Tomato Plant Leaf Disease
Tomatoes (Lycopersicon lycopersicum) are a favorite crops of the home gardener. Store-bought varieties rarely compare to the flavor of a fresh, ripe tomato straight from the vine. Today, many varieties of tomato are resistant to particular diseases, but there are several disorders to be aware of when growing a tomato garden.
Types of Disease
Diseases that afflict tomato plants are bacterial, fungal or viral in origin. Two of the most common are fusarium and verticillium wilts, which are fungal diseases, as are molds and mildews. Tomato leaf spot, canker, and stem rot are a few bacterial diseases. Viral disease of tomato plants affecting leaves include, among others, tobacco (tomato) mosaic, tomato yellow leaf curl, and tomato spotted wilt.
Lack of water is not the only factor to cause a tomato plant to wilt. An unhealthy plant will have visible symptoms such as drooping branches and curled leaves or loss of leaves. Diseased tomato leaves may exhibit dark spots, or yellowing followed by leaf necrosis (death) and wilting, brown coloring inside the stem when cut open and hollowness of the stems. Stunted, fern-like leaves may be infected with tobacco (tomato) mosaic virus. Paying close attention to the growing tomato plant and studying its leaves is key to discovering disease before it has a chance to spread.
Viruses are often spread by insects such as aphids and white flies. Control of these pests will help control the spread of disease. Commercial and organic pest control sprays may be useful. Also, refraining from planting tomatoes and other Solanaceous plants like peppers and potatoes in the same location can help guard against the spread of fusarium and verticillium wilt diseases, which are incurable.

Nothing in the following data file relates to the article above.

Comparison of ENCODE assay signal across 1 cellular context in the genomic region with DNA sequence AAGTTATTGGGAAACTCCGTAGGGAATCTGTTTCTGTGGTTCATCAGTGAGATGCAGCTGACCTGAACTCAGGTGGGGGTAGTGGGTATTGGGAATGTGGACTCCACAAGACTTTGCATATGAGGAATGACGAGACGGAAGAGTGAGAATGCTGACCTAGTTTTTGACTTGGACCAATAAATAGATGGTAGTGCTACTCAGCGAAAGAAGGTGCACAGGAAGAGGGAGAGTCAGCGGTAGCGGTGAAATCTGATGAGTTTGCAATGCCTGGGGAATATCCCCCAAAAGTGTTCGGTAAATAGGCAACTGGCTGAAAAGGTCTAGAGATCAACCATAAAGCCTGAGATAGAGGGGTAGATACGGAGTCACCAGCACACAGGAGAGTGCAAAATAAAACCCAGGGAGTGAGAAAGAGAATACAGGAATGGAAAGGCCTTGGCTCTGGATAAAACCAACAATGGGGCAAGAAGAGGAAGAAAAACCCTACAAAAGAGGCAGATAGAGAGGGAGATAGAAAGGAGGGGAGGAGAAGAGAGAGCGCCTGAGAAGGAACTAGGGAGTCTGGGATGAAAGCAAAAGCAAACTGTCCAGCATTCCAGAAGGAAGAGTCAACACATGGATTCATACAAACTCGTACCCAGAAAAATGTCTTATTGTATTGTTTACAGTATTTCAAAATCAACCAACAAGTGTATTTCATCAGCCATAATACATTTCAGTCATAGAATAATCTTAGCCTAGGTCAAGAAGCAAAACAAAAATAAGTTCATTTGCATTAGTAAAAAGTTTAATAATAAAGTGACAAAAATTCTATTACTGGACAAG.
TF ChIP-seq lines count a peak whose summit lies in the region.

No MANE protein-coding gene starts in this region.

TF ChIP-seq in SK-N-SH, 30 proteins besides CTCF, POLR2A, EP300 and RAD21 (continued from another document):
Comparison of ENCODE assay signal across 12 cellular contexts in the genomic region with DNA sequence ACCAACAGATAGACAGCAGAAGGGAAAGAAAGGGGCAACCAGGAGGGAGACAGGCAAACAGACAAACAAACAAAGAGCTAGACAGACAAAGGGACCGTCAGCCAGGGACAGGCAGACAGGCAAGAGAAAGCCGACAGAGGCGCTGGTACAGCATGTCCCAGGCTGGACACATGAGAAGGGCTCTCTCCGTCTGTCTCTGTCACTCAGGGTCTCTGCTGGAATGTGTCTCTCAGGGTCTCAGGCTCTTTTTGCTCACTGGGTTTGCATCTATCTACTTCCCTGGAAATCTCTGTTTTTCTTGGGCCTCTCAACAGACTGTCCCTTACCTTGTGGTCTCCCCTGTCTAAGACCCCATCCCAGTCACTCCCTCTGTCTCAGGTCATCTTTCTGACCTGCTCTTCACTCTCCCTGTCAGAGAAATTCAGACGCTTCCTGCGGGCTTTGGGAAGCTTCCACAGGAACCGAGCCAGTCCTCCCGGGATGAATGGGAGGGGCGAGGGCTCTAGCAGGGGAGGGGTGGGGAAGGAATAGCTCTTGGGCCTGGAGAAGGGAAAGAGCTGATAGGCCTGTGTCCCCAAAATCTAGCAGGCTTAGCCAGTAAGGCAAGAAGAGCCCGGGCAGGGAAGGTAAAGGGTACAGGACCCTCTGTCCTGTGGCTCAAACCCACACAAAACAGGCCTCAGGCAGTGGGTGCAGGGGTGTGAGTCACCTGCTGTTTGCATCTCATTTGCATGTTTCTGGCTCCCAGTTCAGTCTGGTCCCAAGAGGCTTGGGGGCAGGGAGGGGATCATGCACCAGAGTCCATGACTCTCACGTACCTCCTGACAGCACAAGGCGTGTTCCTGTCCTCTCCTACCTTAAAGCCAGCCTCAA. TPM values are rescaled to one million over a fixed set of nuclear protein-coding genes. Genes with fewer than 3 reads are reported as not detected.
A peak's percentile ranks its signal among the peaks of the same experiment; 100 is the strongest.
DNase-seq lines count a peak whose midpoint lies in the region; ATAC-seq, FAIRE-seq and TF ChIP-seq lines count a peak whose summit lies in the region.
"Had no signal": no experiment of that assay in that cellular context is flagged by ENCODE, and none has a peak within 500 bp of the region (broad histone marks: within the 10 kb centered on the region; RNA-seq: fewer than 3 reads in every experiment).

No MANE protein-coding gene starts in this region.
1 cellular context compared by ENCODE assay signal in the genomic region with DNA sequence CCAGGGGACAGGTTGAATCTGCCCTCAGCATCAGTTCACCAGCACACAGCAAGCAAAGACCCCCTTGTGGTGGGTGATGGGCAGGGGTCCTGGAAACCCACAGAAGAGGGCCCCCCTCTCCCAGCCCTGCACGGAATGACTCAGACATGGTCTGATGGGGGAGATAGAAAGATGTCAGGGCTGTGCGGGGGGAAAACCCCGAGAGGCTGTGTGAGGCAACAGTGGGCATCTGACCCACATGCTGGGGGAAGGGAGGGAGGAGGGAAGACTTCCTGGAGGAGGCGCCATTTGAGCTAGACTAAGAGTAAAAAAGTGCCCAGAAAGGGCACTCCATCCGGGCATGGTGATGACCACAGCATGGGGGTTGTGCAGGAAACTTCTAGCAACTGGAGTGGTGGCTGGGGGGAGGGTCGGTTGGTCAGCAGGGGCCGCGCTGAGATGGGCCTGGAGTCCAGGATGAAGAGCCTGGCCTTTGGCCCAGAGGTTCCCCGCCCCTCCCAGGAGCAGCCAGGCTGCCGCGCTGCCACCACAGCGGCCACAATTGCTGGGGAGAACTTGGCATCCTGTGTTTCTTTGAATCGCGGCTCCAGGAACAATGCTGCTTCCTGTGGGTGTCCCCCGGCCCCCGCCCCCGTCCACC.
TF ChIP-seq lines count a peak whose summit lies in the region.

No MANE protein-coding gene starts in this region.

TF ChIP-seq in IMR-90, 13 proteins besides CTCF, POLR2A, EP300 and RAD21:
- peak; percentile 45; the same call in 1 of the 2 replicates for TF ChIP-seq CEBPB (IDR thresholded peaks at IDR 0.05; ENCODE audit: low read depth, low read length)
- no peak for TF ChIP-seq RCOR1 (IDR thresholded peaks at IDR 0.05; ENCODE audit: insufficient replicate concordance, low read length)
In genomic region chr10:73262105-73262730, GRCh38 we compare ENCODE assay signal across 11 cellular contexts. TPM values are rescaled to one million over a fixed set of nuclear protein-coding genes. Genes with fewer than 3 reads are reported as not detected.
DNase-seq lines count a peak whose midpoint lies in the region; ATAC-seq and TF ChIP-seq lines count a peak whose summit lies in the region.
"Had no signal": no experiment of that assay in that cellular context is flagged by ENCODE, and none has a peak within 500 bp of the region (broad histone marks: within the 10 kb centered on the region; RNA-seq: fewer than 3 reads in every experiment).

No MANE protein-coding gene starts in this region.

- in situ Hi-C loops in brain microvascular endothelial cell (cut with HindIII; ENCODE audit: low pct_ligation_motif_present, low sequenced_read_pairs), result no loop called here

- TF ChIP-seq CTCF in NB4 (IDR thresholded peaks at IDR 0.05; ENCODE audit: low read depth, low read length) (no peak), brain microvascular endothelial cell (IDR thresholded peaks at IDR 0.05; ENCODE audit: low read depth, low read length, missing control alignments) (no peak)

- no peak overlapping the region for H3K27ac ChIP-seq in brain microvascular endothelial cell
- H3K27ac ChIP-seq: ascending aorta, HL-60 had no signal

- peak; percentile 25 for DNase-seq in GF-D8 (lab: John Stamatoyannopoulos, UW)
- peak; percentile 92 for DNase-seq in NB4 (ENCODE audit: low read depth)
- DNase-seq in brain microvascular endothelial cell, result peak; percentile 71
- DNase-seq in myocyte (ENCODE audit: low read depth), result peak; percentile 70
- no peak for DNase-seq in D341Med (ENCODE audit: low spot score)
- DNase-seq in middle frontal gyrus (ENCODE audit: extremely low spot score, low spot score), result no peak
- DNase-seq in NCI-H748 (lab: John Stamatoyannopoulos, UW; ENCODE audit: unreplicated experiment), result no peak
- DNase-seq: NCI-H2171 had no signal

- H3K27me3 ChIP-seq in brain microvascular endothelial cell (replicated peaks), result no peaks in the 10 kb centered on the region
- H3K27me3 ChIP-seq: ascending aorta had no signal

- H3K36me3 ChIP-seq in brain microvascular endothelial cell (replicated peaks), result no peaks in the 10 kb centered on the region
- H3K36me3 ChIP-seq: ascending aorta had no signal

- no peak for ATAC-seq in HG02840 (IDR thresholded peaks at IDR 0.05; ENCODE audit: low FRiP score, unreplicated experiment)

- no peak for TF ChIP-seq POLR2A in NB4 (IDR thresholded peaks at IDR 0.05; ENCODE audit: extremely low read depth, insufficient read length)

Eliminating weeds and infected plants from the garden will also help lessen the spread of disease. Fungicides can help treat tomato leaf diseases, but since some fungal diseases can survive from year to year, removal of old plant matter and weeds is very important.
One of the best measures to avoid certain plant leaf diseases is to grow wilt-resistant varieties. Heirloom (old) varieties are often more flavorful, but do not have the ability to combat wilt disease. Planting commercial, resistant varieties that have been designated as wilt-resistant, nematode- and mosaic virus-resistant will be labeled as such. Weed control helps eliminate the source of some disease, and also allows the tomato plant to be more vigorous and healthy, which results in plants that can more effectively resist disease. Using clean garden tools also helps reduce the spread of disease. Although many diseases are caused by viruses, bacterias and fungi, nutritional deficiencies can also be to blame for an unhealthy tomato plant -- and an unhealthy plant invites disease. Follow the recommended cultural practices for a particular variety to receive the best fruit at harvest.
Local county extension agencies and university agricultural extension departments are a recommended source of information regarding details about diseases that are particularly relevant in some locations. Often, a home gardener can provide a plant sample to be tested to determine the exact disease and receive recommendations for remedy. Photo galleries, clearly showing symptoms and characteristics of diseases affecting tomato leaves, are readily available online, through university extension departments.